When Dr. Reginald Eadie was a high school student he told anyone interested he would one day be president of a medical clinic. Some people just know what they want from an early age. Eadie was one of those people. An MD and MBA later, Eadie is the president of two medical clinics.
“The one common denominator for all physicians is wanting to help others live healthier lives,” says Eadie, a Detroit native who earned his MD from Wayne State University School of Medicine. “As a CEO, you have a more powerful and impacting advantage to do that. Now you’re talking about policy procedure and understanding government rules and regulations. Most physicians are not involved with those things.”
To get to that position, Eadie had to become bilingual. That is, be able to speak ‘clinically’ and ‘business-like.’ When Eadie was hired as the CEO of a leading Detroit facility, DMC Harper-Hutzel Hospital, he knew ‘clinic’ language. But he wanted a business vernacular. So he decided to pursue an executive MBA at Michigan State University’s Broad College of Business. “I chose Michigan State because of the executive focus,” Eadie explains. “I didn’t want an MD-specific program because I didn’t want to think like an MD. I wanted to think like an MBA.”
A GROWING DIVERSITY OF INDUSTRIES
Broad, which runs the oldest EMBA program at a public institution, just celebrated its 50th anniversary. Assistant dean for MBA Programs and EMBA lead Cheri DeClercq says one of the biggest changes for the program over recent years is the diversity of industries represented—healthcare included.
“We were founded to work with the Big Three in the automotive industry of Southeast Michigan,” DeClercq says. “Since, we have expanded the program in diversity. Now we have had more interest from around the region in healthcare, government, and a specific upswing in not-for-profit. We started auto-driven and have diversified.”
DeClercq says there are two trends that have helped diversify industries represented in the program—nonprofits and governments increasingly running like businesses, and private companies dedicating fewer resources to funding their employees’ educations.
“There is a recognition that all forms of organizations have to work with limited resources,” DeClercq explains. “In business, the primary goal is to return value to stakeholders. Nonprofits and governments are finding they have the same goal but the value is not necessarily dollars. The MBA helps them reach goals and grow what they are doing efficiently.”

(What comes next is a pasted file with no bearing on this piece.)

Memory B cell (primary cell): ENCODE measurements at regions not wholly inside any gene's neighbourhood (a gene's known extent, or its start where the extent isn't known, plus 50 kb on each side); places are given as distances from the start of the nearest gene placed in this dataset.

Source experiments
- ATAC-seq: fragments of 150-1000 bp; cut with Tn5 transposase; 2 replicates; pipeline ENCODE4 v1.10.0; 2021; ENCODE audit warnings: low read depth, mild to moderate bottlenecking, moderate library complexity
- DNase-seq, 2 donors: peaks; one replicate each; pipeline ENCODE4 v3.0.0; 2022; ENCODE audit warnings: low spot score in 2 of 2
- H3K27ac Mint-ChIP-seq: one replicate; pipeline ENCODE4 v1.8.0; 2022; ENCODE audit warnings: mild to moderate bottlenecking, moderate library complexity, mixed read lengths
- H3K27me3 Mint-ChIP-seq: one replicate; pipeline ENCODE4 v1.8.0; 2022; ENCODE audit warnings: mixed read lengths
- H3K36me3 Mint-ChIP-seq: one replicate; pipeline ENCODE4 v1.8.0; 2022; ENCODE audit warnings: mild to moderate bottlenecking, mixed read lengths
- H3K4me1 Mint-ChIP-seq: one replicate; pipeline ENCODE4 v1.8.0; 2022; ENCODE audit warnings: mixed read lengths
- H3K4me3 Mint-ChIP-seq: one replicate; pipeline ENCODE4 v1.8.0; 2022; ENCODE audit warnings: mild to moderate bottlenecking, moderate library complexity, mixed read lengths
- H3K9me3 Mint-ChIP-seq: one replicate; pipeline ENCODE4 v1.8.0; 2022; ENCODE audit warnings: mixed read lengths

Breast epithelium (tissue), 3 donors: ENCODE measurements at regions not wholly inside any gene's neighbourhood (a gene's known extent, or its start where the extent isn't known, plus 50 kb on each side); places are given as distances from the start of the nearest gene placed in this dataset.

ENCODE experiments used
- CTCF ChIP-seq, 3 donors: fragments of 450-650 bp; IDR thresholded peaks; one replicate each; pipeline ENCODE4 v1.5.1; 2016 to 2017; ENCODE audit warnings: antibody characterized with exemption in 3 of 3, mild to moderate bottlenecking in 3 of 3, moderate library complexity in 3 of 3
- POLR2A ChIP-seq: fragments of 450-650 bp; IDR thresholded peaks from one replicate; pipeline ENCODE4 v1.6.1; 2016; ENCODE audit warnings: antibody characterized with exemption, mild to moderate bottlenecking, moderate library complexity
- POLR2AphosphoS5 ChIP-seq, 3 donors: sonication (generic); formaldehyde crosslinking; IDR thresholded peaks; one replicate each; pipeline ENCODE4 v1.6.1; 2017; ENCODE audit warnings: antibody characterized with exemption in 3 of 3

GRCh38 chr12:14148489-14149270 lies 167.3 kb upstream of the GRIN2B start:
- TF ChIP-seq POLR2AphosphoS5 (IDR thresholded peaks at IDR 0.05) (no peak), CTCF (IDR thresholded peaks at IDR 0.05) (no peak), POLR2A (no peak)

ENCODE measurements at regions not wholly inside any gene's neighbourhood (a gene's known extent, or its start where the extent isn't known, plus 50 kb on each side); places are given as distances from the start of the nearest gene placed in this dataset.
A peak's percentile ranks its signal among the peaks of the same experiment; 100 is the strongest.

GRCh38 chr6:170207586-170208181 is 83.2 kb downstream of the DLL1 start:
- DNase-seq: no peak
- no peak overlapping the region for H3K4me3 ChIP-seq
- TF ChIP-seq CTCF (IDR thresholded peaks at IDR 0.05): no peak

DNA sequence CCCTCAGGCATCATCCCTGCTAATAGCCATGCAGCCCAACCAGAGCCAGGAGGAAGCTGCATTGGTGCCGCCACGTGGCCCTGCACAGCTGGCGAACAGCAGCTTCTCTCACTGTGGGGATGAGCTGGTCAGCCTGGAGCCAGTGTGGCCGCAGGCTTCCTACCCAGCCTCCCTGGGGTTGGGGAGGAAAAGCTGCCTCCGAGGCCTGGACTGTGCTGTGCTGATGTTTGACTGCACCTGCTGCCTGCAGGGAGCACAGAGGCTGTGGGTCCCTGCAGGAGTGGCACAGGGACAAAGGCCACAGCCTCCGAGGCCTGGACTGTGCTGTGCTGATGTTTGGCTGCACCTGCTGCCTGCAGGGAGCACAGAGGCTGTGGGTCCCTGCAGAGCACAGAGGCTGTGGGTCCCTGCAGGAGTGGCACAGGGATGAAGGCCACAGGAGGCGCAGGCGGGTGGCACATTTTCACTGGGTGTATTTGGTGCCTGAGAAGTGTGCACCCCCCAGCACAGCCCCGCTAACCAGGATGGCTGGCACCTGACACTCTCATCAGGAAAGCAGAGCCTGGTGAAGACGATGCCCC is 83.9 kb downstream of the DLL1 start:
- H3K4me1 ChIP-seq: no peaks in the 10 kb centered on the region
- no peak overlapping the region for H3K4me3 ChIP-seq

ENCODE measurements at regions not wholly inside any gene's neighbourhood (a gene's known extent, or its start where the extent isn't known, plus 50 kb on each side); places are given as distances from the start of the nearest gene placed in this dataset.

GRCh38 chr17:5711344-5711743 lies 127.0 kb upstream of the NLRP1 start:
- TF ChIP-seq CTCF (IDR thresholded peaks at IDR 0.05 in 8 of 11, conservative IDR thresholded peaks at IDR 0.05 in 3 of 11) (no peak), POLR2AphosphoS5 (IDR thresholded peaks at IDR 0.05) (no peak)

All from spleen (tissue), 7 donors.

Lisa Danscok, a vice president at Rock Ventures, agrees that the diversity of industries coupled with the abundant experience of members in her cohort made Broad’s program essential to the advancement of her career. “One of the requirements was having a minimum of 10 years experience plus some management experience,” she says. “People in the program had such diverse experience and that really added to culture. It enabled me to interact with people in other industries who were dealing with the same things.”
Danscok, who came from the world of health insurance and graduated from the program in 1996, recalls working in teams made up of members from IBM, Ford, and General Motors. “They often used experiences from the workplace as examples and I was able to learn about their industries and how they solved problems within those industries and apply them to my own,” she says.
WORK, LIFE, AND SCHOOL BALANCE
In 1995, the increased value students placed on balancing work, life, and school led to a major shift in the program’s scheduling: to every other weekend on Fridays and Saturdays instead of the previous Monday-and-Thursday schedule.
Years later, the shift would make Broad’s program attractive to Eadie, who during the 50th anniversary celebration was named a member of the ‘Alumni of the Decade’.
“MSU was willing to go above and beyond to accommodate the schedule of a busy professional by bringing the program and books to you,” explains Eadie. Since Eadie was also learning a new job, the program was the best fit.
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